Why language is vital…
Language has the power to challenge us, to stir emotion and belief and to move us to action. It is also problematic in its ambiguity; every word and phrase is open to a range of meaning and interpretation, rendering language dangerous. Despite this danger, language is NECESSARY. We must have a name for ideas and challenges, because otherwise we can never describe and understand them.
I received a lot of flack from people on social media over my use of the title ‘storming the citadel’ for my conference talk this summer. Some people objected to my use of language which is explicitly challenging and militaristic. As an English teacher, I am fully aware of the connotations of my language choices – this metaphor is entirely apt – I intended to be provocative. Cultural poverty is not an issue which will be improved by mildness, apology or polite euphemism. Like all social injustice, it must be dealt with head-on.
I’ve heard lots of people say that they don’t like the term ‘cultural poverty’ and they don’t like calling students ‘disadvantaged.’ A lot of people feel this way, it seems, but I wonder where this comes from?
All teachers are privileged, even if they didn’t start out that way. We must be mindful of the level of privilege we have – our education, jobs, a degree of security, position of power – all of these things make us privileged. We are far more literate and more able to engage with the world around us than the average person. This is privilege, and it can make us feel a sense of guilt. We can often worry that, by calling someone ‘disadvantaged’ or ‘culturally poor’, we are somehow judging them, or buying into the very stereotypes which we see as keeping them down…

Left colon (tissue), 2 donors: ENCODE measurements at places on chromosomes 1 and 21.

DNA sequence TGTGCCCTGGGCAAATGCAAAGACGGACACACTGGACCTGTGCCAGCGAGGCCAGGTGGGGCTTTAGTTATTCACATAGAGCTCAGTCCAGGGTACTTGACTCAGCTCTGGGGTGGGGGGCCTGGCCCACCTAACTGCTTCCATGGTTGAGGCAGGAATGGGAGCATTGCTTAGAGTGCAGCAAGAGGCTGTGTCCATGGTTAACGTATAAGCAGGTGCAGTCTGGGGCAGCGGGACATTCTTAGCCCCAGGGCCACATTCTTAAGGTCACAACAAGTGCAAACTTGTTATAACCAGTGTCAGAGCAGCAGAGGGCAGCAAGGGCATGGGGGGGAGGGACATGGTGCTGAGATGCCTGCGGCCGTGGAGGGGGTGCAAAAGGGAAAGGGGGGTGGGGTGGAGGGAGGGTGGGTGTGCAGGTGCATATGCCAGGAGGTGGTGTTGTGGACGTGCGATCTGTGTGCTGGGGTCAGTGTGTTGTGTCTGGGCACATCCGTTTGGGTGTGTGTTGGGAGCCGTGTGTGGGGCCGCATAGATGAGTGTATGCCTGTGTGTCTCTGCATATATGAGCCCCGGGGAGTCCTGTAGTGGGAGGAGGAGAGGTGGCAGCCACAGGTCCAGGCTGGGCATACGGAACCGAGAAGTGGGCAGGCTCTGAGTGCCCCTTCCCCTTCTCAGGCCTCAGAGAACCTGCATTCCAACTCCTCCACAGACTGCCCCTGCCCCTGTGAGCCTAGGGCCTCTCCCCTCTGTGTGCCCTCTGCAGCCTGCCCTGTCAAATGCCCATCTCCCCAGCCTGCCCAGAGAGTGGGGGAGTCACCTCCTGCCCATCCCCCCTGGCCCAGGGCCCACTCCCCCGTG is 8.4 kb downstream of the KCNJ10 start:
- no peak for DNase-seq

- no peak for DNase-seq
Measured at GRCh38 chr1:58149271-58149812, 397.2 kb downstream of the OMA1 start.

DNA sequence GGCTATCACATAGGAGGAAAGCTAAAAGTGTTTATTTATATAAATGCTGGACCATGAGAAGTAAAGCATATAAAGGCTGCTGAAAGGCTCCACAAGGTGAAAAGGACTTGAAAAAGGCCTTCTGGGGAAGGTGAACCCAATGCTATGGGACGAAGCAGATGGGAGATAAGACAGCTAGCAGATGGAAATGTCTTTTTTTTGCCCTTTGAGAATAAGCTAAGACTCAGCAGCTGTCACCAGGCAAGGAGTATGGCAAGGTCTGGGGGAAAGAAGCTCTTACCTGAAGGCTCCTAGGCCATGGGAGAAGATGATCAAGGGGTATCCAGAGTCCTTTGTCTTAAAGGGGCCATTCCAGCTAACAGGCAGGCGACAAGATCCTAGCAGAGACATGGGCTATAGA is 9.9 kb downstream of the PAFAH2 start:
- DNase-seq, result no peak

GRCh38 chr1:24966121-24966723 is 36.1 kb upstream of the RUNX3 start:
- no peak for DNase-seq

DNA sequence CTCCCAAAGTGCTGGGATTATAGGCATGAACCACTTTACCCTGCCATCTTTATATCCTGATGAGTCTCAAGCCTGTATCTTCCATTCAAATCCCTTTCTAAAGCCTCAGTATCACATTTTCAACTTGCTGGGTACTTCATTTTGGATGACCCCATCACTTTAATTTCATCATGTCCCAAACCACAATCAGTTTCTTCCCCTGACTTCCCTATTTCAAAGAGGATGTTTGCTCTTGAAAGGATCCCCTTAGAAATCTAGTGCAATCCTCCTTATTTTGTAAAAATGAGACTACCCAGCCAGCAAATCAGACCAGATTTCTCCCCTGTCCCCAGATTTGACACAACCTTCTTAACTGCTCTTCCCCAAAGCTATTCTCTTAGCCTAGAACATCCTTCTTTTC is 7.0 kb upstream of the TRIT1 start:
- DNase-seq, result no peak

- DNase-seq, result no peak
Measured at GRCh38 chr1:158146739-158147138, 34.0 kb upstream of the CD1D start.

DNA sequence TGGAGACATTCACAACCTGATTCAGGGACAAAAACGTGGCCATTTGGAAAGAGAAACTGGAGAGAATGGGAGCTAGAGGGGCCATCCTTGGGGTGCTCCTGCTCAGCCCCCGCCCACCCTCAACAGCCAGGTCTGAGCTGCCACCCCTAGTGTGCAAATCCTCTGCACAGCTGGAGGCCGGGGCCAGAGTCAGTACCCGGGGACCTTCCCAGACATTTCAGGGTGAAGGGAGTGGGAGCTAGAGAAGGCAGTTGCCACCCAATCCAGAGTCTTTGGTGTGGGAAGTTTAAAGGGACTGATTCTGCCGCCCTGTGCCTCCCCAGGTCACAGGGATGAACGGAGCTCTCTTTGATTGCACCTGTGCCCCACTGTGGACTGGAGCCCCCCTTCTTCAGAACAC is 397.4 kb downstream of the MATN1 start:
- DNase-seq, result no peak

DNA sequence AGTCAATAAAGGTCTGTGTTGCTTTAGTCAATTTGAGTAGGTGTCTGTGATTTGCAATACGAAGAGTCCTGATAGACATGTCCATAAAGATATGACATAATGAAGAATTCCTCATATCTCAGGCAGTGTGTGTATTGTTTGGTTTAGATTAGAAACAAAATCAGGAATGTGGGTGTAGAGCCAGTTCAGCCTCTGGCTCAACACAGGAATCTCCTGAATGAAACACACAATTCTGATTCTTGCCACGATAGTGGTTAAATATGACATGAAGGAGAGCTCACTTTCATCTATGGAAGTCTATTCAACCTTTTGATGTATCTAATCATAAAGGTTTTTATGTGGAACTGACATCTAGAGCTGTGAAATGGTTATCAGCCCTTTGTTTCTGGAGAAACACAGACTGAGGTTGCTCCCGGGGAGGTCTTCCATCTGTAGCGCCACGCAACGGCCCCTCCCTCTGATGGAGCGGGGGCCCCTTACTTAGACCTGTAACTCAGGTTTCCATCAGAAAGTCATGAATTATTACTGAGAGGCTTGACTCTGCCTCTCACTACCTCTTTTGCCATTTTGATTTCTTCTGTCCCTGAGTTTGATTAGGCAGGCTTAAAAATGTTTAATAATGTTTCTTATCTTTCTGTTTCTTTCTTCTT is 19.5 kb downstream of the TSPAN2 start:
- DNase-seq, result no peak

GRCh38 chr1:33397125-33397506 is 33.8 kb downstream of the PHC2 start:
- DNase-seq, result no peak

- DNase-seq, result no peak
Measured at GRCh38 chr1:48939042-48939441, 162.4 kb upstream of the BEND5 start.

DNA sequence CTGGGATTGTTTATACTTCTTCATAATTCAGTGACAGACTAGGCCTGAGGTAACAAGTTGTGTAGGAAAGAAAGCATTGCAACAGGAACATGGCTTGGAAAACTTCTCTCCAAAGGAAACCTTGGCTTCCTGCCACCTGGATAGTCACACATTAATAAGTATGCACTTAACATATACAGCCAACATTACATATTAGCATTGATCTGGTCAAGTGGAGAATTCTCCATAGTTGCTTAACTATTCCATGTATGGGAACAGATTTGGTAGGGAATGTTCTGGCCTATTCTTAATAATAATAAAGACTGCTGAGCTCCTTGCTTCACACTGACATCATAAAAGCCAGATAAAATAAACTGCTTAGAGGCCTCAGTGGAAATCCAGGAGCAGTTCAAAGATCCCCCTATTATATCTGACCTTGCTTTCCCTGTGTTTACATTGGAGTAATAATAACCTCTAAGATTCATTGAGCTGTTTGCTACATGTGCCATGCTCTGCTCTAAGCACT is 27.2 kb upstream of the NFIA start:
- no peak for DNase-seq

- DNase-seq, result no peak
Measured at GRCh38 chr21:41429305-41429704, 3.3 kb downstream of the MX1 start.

All of these concerns are very natural, but we must ask ourselves who we are really trying to protect… A lot of these issues; the judgement, fear of patronising, fear of being called racist or intolerant; these are all about how we feel, how we are affected by poverty and injustice. It’s easier for us to say, ‘well, I don’t see disadvantage because I’m not judging people’, than it is for us to just deal with the fact that society is unfair, and we happen to be closer to the top of the pyramid than many of our students. The ability to ignore injustice is our privilege. Many of our students and their families CAN’T ignore it, because they are living it every day. The least we can do is acknowledge it – see it for what it is, call it out, and try our best to deal with it.
In a perfect world, we would be able to treat everybody the same way, and there would be no need to recognise differences like this. We don’t live in that world yet. To ignore disadvantage is nonsensical: we can’t start living in a world we haven’t created yet!
So, let’s call it out and recognise ‘disadvantage’ and ‘cultural poverty’ for what they are! If we see and take ownership of our feelings of discomfort and guilt, we can use this emotion as a spur to action: let your discomfort give you your ‘why’…
what is ‘cultural capital’?
A person’s level of cultural capital is a huge indicator of how well they are able to succeed academically and engage in wider society. However, improving cultural capital is not as simple as putting a book under someone’s nose.